Testing for malaria in Ugandan drug shops using a rapid diagnostic method managed to reduce over-prescription of malaria drugs by 73%, according to a study published in PLOS ONE.
“Inappropriate treatment of malaria is widely reported particularly in areas where there is poor access to health facilities and self-treatment of fevers with anti-malarial drugs bought in shops is the most common form of care-seeking,” authors of the study observe in the article.
Ugandans frequently rely on these private-sector venues to seek treatment for malaria. Oftentimes, however, the vendors in these registered drug shops fail to comply with World Health Organization (WHO) recommendations to test patients for evidence of malaria parasites before treating them with artemisinin-based combination therapy (ACT).
This can lead to malaria overdiagnosis and unnecessary treatment of patients who might not have the disease.
To better utilize ACT in these Ugandan drug shops, researchers in a cluster-randomized trial decided to introduce rapid diagnostic tests for malaria (mRDTs) in various parts of the country. The study’s trial took place in 20 geographical clusters of drug shops in a district in central Uganda. In 10 of these clusters, the protocol was to confirm the presence of malaria using an mRDT test, then follow up with ACT. Patients in the other 10 clusters were given ACT based on a presumption that a fever signified malaria.
“The primary outcome was the proportion of febrile patients receiving appropriate treatment with ACT defined as: malaria patients with microscopically-confirmed presence of parasites in a peripheral blood smear receiving ACT or rectal artesunate, and patients with no malaria parasites not given ACT,” the authors summarized in the PLOS ONE article.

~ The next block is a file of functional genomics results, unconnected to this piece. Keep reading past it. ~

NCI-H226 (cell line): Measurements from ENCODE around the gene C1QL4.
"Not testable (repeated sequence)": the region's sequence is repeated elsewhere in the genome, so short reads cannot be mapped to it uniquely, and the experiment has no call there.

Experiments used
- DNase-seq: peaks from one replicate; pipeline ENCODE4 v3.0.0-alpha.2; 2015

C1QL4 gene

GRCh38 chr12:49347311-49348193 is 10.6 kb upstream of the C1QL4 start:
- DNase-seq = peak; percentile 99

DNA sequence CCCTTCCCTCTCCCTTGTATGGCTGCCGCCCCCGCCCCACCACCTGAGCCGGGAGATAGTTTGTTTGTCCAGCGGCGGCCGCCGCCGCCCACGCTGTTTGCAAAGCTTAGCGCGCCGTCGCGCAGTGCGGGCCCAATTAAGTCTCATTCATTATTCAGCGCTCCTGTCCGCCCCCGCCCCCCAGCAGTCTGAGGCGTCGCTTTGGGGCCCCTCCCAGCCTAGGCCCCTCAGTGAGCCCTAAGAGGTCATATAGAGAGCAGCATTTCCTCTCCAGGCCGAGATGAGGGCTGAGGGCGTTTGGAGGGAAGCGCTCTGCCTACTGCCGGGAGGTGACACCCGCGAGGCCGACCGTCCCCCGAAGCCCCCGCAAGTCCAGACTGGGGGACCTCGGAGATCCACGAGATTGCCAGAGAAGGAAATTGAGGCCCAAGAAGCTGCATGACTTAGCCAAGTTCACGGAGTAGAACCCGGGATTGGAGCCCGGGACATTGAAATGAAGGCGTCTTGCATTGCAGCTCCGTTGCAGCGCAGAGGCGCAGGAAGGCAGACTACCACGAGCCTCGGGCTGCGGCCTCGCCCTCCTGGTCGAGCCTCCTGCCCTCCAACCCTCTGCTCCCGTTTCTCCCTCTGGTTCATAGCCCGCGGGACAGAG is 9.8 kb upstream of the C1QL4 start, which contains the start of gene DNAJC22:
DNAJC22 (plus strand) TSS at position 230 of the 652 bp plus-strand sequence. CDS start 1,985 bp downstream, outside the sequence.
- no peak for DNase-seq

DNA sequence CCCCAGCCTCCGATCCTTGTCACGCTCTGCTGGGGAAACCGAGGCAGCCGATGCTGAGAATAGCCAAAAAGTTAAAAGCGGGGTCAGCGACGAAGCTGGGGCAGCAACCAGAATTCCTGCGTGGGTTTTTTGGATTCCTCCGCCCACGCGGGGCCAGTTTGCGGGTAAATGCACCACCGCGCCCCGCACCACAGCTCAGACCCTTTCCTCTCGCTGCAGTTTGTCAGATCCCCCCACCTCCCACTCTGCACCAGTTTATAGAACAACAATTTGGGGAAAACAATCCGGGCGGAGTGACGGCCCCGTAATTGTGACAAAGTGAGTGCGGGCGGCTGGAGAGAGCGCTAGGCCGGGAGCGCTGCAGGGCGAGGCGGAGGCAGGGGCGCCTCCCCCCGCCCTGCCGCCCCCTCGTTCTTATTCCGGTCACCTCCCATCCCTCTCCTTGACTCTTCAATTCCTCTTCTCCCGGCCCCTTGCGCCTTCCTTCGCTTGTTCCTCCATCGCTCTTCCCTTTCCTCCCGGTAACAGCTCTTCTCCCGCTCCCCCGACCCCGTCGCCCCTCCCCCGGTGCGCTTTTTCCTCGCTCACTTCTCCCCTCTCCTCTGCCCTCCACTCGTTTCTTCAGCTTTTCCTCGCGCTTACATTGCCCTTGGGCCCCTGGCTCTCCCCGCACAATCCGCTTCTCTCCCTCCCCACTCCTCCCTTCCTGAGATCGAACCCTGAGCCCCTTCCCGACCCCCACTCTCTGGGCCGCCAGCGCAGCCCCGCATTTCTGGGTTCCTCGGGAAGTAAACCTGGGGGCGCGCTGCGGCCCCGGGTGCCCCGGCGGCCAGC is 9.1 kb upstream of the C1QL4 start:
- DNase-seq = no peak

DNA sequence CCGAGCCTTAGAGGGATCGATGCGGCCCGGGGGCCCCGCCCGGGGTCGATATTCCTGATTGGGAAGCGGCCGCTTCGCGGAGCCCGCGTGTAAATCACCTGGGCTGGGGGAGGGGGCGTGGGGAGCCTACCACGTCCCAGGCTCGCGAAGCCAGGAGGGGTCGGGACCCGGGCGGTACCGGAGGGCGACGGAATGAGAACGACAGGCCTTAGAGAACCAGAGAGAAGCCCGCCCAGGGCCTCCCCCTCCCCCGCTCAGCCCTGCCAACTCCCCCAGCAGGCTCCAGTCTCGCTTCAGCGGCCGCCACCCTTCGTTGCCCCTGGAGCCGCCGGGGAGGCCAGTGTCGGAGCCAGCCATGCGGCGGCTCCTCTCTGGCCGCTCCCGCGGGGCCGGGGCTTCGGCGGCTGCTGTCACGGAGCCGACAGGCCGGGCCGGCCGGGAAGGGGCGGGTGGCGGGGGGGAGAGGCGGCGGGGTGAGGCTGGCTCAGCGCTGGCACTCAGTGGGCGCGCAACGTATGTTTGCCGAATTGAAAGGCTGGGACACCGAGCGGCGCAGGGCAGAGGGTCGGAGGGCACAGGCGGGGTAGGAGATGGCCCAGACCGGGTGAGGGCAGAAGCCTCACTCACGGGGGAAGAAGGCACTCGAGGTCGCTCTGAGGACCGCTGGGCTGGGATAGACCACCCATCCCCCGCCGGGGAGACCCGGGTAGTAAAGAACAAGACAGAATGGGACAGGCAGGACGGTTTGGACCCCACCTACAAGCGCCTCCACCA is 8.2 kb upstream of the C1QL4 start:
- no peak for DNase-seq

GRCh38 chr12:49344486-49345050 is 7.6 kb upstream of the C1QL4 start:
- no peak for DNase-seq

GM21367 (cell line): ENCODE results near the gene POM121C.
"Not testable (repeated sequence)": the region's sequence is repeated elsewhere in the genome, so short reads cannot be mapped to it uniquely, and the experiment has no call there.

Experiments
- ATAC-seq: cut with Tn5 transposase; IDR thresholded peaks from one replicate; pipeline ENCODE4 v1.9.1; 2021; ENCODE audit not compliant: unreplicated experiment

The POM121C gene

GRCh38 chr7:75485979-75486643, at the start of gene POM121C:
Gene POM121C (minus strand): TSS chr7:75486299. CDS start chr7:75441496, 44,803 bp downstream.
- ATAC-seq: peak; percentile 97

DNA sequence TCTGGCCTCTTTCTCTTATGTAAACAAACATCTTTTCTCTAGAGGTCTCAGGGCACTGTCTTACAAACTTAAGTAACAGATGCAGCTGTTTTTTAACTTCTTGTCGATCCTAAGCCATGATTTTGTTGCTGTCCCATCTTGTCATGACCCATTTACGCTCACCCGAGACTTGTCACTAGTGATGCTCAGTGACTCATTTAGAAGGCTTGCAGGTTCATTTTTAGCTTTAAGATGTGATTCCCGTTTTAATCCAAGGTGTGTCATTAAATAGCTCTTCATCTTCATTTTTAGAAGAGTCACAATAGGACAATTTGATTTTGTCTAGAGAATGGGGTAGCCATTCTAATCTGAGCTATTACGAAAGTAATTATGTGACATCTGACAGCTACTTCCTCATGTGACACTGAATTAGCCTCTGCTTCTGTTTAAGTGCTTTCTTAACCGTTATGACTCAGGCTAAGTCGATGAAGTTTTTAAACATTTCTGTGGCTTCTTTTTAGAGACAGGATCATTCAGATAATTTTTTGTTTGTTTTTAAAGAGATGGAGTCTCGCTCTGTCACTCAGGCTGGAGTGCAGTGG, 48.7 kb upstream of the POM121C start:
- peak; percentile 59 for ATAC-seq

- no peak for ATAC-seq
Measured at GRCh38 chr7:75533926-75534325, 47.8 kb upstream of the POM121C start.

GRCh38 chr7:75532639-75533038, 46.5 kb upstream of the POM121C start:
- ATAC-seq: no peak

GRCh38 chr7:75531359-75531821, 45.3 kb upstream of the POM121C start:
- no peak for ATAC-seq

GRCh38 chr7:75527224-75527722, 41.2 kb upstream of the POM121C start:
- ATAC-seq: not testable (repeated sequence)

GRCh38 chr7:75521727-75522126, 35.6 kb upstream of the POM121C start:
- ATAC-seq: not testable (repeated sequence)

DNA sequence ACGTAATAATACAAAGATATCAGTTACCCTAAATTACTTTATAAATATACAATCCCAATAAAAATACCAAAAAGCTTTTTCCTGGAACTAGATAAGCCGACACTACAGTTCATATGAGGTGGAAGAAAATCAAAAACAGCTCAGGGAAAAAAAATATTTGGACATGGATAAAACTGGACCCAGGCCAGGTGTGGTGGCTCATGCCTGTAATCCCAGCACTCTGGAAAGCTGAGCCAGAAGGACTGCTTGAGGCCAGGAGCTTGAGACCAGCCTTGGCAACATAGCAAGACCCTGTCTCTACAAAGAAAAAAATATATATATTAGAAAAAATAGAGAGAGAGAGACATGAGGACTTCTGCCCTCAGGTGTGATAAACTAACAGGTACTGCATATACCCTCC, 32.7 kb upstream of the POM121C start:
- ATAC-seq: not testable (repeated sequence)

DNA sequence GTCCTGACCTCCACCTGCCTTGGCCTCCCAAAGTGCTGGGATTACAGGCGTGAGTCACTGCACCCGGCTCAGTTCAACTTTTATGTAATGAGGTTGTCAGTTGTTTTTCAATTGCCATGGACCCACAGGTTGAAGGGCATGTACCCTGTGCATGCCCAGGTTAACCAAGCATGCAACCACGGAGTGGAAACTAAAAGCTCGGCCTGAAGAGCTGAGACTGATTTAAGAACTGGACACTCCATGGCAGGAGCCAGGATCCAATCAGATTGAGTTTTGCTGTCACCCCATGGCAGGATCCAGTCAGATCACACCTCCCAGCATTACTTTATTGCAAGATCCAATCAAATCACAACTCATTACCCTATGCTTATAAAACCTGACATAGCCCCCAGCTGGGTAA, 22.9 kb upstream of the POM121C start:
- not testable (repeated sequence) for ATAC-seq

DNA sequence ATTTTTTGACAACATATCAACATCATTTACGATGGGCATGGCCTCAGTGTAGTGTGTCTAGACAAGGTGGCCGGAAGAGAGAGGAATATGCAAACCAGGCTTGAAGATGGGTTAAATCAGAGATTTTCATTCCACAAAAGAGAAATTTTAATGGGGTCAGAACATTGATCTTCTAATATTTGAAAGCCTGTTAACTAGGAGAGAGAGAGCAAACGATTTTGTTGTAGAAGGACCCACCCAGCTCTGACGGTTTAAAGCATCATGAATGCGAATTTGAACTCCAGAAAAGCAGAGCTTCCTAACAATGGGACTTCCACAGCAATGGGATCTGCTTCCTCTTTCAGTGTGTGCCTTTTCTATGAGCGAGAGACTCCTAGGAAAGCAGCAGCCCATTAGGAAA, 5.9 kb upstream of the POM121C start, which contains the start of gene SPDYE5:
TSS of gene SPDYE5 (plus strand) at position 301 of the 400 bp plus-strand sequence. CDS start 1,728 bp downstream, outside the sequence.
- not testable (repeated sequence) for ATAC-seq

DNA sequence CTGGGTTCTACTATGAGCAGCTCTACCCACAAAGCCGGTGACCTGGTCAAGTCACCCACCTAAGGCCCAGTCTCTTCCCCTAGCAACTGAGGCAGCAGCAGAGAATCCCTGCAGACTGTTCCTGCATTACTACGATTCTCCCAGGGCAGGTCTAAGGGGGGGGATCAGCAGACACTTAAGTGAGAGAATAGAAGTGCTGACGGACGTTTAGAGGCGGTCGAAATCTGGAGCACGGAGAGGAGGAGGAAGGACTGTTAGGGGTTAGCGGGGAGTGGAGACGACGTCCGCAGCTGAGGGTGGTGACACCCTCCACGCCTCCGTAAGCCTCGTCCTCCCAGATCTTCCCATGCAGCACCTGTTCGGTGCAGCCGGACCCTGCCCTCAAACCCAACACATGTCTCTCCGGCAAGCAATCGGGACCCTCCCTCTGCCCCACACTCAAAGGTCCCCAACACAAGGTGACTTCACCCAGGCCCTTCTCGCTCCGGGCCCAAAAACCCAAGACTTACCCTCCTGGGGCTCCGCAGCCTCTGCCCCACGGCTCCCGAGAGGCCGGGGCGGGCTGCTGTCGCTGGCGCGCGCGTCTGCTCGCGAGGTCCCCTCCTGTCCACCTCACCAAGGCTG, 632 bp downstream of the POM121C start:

From January until December 2011, treatment was administered to 15,517 eligible participants who presented with fever at these drug shops. Of the more than 8,600 patients in the intervention group, nearly all decided to purchase an mRDT, with nearly 59% testing positive for malaria.
More than 72% in the intervention group received appropriate ACT treatment for malaria, compared with just a third in the control group. Drug vendors in the meantime did their part to comply with the results of the rapid diagnostic test, reducing malaria treatment overutilization by approximately 73%.
“Our findings show that it is feasible to collaborate with the private health sector and introduce malaria rapid diagnostic tests in drug shops. The next step is to refine the strategy and understand the cost implications of scaling it up in Uganda,” Anthony Mbonye, director of clinical and community health services at Uganda’s Ministry of Health and lead author of the study, said in a statement issued by London School of Hygiene & Tropical Medicine.
Mbonye plans to provide these findings to WHO in the hopes that guidance can be developed to improve private-sector treatment of this disease.
A principal researcher in this trial cautioned against looking at the mRDT test as a silver bullet.
“This study shows that rapid diagnostic tests can improve the use of artemisinin-based combination therapies—the most effective treatment for malaria in drug shops, but it's not without its challenges. These tests alone will not improve the treatment of other diseases. We now need to continue working with the Ministry of Health to investigate how to improve our approach and expand it to other common illnesses,” said Sian Clarke, PhD, senior lecturer in malaria research and control at the London School of Hygiene & Tropical Medicine.